Democratic Brexit can only be achieved with cross-party consensus
The favourite solution for a soft Brexit is now apparently the Norwegian model. But, as Donald Tusk told us, there will in the end be only two real choices: a hard Brexit or remain. Ian Rutledge (Letters, 14 June) reminds us that the Norwegian option will not satisfy the concerns of those who voted leave. It means accepting the free movement of people. It also means accepting EU regulations without a say in making them. We lose sovereignty, not recover it.
Most important, the effects of Brexit are beginning to bite: a fast-growing shortage of EU nurses, worsening the crisis in the NHS; accelerating inflation, declining living standards, a slowdown in economic growth, an increasing number of companies planning to move abroad. And we ain’t seen nothing yet. What if there is little progress in negotiations or they break down over money? Yet talk of the option of remain is taboo in parliament, because the referendum verdict is deemed sacrosanct. When will MPs get real? Leavers said Brexit would provide £350m a week more for the NHS. Instead we face a possible bill to leave of £100bn. People did not vote to make Britain poorer. Indeed, research by YouGov about what motivated leavers found they overwhelmingly believed Brexit would have no costs. When the consequences sink in, a major shift in opinion, it concluded, is on the cards.
Emmanuel Macron and Wolfgang Schäuble have thrown us a lifeline, inviting us to stay. The separate antiBrexit bodies should now urgently unite to form a cross-party democratic alliance to stop Brexit before time runs out. Liberal Democrat, House of Lords • When a declared Green party member like Michael Gold (Letters, 14 June) can reject the EU single market on environmental grounds, unreconstructed remainers like me really do have a problem.
Apparently the urban waste water, habitats and water framework directives matter not a jot, even though they and other environmental directives underpin the single market. The UK was instrumental in several of these, and other Europeans referred to them as “the British directives” (so much for “taking back control”).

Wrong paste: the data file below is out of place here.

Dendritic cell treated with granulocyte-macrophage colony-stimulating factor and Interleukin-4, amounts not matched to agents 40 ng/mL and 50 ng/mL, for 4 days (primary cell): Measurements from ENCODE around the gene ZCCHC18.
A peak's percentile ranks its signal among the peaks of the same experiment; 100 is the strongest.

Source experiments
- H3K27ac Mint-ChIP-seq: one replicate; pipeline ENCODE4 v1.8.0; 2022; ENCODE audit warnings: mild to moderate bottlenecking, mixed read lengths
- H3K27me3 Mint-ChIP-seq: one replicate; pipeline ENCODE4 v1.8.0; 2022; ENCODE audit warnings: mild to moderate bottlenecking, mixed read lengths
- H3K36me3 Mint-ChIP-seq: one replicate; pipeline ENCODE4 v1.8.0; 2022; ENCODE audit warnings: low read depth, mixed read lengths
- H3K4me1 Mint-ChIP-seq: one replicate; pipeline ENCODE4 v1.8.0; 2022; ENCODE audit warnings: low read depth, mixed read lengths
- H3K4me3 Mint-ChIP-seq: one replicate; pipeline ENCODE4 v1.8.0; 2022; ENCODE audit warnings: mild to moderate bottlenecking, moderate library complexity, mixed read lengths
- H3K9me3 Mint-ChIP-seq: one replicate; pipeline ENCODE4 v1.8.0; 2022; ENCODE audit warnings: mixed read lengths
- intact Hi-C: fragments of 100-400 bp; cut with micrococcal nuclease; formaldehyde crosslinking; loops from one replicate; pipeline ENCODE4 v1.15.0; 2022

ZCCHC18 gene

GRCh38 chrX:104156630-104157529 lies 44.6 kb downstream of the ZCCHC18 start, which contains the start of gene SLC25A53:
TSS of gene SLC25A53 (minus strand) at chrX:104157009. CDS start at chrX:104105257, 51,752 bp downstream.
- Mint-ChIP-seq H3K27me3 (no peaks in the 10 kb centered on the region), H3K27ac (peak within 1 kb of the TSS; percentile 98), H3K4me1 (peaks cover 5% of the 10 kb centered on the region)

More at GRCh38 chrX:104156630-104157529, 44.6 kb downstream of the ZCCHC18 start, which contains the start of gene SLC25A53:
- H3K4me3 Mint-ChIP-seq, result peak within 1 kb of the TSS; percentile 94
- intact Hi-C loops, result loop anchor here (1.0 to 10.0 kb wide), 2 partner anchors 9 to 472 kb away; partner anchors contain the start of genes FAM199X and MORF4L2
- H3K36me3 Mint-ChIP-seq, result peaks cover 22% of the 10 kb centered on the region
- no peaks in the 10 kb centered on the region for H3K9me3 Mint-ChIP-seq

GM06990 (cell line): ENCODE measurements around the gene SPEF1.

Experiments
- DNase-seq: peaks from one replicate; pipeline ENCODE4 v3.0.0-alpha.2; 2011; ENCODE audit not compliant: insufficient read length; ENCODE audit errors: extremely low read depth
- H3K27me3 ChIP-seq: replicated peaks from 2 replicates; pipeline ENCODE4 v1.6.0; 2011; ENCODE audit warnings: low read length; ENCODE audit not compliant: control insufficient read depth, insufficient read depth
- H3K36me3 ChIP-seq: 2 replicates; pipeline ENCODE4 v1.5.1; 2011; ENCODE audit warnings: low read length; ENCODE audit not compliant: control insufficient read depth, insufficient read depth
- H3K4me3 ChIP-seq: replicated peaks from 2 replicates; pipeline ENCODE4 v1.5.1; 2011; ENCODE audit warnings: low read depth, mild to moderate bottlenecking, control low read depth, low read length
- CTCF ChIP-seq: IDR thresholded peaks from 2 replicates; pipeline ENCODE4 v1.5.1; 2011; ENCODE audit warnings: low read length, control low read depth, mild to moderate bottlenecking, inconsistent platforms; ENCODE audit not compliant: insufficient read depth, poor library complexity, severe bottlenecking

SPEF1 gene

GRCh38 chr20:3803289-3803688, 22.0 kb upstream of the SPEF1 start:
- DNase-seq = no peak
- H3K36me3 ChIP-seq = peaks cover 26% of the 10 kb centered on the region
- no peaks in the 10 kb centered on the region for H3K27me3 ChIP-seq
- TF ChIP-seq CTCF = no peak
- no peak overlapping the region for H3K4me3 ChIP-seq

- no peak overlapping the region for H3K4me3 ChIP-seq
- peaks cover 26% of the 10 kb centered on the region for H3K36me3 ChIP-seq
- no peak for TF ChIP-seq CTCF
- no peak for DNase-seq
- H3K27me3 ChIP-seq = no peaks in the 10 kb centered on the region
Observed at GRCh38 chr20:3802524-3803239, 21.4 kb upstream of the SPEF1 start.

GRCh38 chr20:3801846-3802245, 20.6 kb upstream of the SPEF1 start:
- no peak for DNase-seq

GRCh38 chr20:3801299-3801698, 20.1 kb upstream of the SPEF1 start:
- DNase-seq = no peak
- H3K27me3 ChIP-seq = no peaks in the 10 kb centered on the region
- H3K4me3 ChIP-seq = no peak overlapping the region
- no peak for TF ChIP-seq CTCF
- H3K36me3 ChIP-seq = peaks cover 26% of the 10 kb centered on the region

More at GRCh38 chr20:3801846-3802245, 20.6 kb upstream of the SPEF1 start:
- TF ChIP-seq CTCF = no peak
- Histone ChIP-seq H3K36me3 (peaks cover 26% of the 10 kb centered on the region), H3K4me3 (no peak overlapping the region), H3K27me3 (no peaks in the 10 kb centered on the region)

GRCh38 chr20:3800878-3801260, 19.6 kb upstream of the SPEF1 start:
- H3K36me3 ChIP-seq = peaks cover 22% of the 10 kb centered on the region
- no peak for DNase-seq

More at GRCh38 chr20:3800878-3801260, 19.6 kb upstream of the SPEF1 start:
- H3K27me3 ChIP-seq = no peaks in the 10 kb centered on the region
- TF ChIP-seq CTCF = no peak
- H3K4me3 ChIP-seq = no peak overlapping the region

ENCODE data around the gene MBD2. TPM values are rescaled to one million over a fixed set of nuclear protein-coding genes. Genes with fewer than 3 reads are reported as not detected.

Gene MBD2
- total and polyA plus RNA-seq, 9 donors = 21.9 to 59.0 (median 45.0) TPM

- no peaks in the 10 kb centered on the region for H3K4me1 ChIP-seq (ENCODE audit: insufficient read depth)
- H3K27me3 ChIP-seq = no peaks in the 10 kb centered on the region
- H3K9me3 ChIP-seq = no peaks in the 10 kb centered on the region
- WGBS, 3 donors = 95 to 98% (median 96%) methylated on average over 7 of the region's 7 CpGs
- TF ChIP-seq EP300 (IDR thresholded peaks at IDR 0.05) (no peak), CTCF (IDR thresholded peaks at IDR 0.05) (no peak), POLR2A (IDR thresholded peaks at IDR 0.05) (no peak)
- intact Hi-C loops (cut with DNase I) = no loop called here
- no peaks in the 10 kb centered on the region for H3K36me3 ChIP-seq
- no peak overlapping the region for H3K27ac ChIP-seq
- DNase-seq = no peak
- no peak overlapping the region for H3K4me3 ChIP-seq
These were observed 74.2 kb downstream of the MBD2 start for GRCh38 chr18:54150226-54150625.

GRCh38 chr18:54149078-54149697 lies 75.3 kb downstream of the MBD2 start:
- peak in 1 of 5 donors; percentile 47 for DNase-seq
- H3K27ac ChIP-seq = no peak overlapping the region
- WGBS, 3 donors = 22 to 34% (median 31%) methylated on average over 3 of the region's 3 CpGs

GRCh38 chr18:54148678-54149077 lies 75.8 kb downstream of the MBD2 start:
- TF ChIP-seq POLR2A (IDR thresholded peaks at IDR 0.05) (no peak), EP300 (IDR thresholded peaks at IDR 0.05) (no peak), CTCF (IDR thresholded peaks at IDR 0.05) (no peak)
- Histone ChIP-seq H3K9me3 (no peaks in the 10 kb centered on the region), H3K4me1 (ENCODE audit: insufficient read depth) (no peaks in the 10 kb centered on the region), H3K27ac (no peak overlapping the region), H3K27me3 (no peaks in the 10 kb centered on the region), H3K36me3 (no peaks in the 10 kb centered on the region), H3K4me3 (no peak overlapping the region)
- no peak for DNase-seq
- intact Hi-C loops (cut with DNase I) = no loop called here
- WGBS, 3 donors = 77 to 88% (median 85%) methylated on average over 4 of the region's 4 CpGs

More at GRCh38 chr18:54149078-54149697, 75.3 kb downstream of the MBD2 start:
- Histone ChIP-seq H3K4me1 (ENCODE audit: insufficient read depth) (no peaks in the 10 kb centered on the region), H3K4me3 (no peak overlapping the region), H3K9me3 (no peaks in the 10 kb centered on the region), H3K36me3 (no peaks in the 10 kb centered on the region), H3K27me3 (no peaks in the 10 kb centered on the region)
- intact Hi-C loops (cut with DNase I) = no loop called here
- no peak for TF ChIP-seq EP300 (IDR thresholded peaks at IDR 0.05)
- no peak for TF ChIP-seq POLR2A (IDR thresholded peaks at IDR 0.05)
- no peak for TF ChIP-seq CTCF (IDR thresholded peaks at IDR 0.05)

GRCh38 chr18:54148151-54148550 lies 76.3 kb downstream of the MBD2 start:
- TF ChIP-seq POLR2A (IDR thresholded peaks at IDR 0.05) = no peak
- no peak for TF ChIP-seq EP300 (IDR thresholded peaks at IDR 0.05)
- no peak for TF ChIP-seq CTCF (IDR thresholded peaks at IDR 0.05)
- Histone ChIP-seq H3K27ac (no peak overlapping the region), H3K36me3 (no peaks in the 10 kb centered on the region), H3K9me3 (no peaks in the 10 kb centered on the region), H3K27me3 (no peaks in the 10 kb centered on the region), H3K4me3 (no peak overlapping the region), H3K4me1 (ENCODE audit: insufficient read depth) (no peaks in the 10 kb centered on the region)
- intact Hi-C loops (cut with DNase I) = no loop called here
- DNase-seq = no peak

Why can’t people grasp that the single market requires adherence to directives that are designed to limit the capacity of individual European states to pull a production fast one by failing to internalise environmental (and other) costs? We can’t be in that market in any sense without abiding by that principle; and, like Norway, we will, if outside the EU, be unable to contribute to the development of the very regulations that make it work.
There are all kinds of reasons that make production cheaper in some places than others and that lead to the transportation issues Gold identifies, but at least the EU has done its best to limit the scale of abuse. I despair for the UK if its future is to walk away from responsibility for the wider world. Cambridge • Should Labour or a progressive coalition come into power and continue with the Brexit negotiations, such a poisoned chalice could tar its reputation for years to come. If Labour were to come in on an anti-austerity ticket, Brexit could leave it in tatters. Inflation, slowing economic growth and investment are already setting in. The wage squeeze can be argued to be a direct consequence of Brexit.
Negotiating Brexit and dealing with the consequences and aftermath will be incontrovertibly associated with the party in power. In opposition, the Tory party would be in a position to blame economic disarray on the political ineptitude of those in power.
The rightwing press would not even allude to the Tory party having caused the crisis. The strength of negative feeling towards those in power would be overwhelming. Does Labour really want to find itself in that position?
Why is there no reasoned and rational political pushback against Brexit before it is too late – at very least another referendum, especially given the torrent of misinformation that spewed out during the last one? Leeds • Keir Starmer (Report, 16 June) rejects calls for a cross-party committee on Brexit but is open to a progressive partnership. Given that the UK faces the most significant constitutional change in its modern history, it is imperative that people from different parties, from different regions, and with different views are brought together to shape the future of our country. The alternative is for the process to be conducted behind closed doors, by a minority government propped up by the DUP.